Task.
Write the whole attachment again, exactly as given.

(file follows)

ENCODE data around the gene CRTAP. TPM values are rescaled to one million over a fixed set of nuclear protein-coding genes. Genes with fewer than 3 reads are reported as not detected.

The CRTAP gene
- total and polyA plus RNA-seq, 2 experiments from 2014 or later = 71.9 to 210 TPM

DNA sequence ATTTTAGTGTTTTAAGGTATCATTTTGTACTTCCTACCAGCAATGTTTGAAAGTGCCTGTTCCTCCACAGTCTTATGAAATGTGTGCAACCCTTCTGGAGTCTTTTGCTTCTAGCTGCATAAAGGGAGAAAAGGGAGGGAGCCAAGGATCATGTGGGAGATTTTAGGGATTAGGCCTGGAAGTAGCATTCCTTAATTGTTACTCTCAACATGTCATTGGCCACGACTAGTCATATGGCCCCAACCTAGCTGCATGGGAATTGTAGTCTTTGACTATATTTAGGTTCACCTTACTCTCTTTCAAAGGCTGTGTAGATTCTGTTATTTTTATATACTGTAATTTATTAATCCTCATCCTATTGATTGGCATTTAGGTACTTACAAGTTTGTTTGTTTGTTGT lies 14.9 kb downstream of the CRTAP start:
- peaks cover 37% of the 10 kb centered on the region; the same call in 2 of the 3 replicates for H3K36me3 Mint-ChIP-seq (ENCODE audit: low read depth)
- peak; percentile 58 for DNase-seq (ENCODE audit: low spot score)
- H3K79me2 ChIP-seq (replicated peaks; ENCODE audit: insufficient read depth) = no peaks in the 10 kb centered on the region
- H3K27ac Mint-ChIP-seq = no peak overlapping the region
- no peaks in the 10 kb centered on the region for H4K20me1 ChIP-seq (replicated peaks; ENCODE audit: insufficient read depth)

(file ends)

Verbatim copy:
ENCODE data around the gene CRTAP. TPM values are rescaled to one million over a fixed set of nuclear protein-coding genes. Genes with fewer than 3 reads are reported as not detected.

The CRTAP gene
- total and polyA plus RNA-seq, 2 experiments from 2014 or later = 71.9 to 210 TPM

DNA sequence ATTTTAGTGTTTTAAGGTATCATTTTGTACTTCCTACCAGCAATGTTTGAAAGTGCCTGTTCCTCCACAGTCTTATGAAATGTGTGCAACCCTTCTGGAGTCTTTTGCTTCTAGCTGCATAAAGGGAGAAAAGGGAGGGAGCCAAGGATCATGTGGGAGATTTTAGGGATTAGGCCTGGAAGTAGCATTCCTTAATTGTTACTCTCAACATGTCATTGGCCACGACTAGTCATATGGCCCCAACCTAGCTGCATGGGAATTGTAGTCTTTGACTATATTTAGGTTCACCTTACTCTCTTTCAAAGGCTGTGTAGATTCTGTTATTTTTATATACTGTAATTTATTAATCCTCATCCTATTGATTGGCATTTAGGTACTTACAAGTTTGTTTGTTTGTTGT lies 14.9 kb downstream of the CRTAP start:
- peaks cover 37% of the 10 kb centered on the region; the same call in 2 of the 3 replicates for H3K36me3 Mint-ChIP-seq (ENCODE audit: low read depth)
- peak; percentile 58 for DNase-seq (ENCODE audit: low spot score)
- H3K79me2 ChIP-seq (replicated peaks; ENCODE audit: insufficient read depth) = no peaks in the 10 kb centered on the region
- H3K27ac Mint-ChIP-seq = no peak overlapping the region
- no peaks in the 10 kb centered on the region for H4K20me1 ChIP-seq (replicated peaks; ENCODE audit: insufficient read depth)